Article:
First phase of construction drops plan to include rentals at former naval installation
The first major portion of development in what is slated to be one of the largest redevelopment projects in The City’s history will consist entirely of condominiums — not some rental apartments as originally envisioned.
Roughly 1,500 condominiums scheduled for groundbreaking next year at Hunters Point Naval Shipyard will mark the first construction on the 500-acre former Navy site. Pre-construction work is now under way on the once polluted land.
The first phase plans include a shopping center, five acres of parks and open space on the peninsula along The City’s southeastern waterfront between the Financial District and SFO.
While condominiums will dominate the landscape, more local builders will construct them and additional low-income buyers will be able to afford them under the latest development agreement. Prior plans called for 70 percent of the units to be rentals and30 percent of condominiums to be sold. Now, the first phase of construction will feature all condominiums.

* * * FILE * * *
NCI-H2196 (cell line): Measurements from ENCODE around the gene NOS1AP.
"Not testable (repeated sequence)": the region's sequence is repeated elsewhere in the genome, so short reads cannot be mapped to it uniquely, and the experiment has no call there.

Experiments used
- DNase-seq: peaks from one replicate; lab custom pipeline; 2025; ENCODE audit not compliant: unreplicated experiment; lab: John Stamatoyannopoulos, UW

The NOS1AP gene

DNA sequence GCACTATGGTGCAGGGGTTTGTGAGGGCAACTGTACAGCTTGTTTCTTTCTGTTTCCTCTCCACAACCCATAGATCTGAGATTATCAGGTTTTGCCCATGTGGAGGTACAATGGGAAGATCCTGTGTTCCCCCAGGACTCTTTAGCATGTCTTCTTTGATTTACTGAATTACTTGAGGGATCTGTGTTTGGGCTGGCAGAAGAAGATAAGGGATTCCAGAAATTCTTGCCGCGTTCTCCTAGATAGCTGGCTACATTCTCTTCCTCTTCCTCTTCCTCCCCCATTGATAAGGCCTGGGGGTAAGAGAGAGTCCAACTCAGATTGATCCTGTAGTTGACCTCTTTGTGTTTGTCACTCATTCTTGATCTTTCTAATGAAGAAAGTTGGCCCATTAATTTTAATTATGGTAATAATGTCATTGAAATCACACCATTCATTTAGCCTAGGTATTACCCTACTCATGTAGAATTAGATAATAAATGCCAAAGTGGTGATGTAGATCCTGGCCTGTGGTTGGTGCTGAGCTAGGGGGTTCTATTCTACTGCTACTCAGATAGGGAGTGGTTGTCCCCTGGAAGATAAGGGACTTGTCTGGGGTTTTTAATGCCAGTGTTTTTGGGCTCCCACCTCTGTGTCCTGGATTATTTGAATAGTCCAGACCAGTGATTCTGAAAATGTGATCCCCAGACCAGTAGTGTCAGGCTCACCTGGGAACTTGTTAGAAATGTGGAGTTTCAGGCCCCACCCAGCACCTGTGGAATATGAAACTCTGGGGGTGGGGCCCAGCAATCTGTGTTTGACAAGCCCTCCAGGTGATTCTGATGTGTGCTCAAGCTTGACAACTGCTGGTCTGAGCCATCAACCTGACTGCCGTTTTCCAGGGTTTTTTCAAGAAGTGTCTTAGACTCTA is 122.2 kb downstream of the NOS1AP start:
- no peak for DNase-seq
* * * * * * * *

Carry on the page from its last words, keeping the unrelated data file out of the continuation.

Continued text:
Rising construction costs coupled with market pressures favoring condominiums prompted developer Lennar Corp. to seek the changes, said Sam Singer, a spokesman for the developer.
“I do think it’s appropriate,” said Supervisor Sophie Maxwell, who represents Bayview-Hunters Point. “The rental market is very, very difficult.”
Under the agreement unanimously approved by the Redevelopment Agency on Tuesday, 44 percent of the units are to be constructed by local construction firms and 58 of the condominiums are designated for low-income buyers and would be priced below $120,000.
“This is the best deal Bayview-Hunters Point has seen in my lifetime,” longtime resident Al Nolman said Tuesday.
Market-rate condominiums are expected to cost between $400,000 and $800,000, said Michael Cohen, director of mayor’s office of Base Reuse and Development.
Local construction firms located in the area for at least three years will be considered to build the condominiums under the agreement.
“We’ve got to have something here,” resident Angelo King said during Tuesday’s meeting. “Give us the capacity to help ourselves. Time is of the essence.”
The initial development agreement was approved in 2003 with discussions beginning in 1999, prompting Redevelopment Agency board member Benny Yee to question the project’s time frame.
Cohen said the first piece of land, known as Parcel A, was received from the Navy early last year.
Three million cubic feet of dirt have been moved since then, Cohen said. The Navy has reportedly paid $400 million for cleanup of pollutants left from its years of use.
Parcel B, the second of five parcels, is slated to be turned over to The City around 2010, Cohen said.
Development agreements for the remaining parcels have yet to be completed.
The project is slated for completion in about 20 years, Cohen said.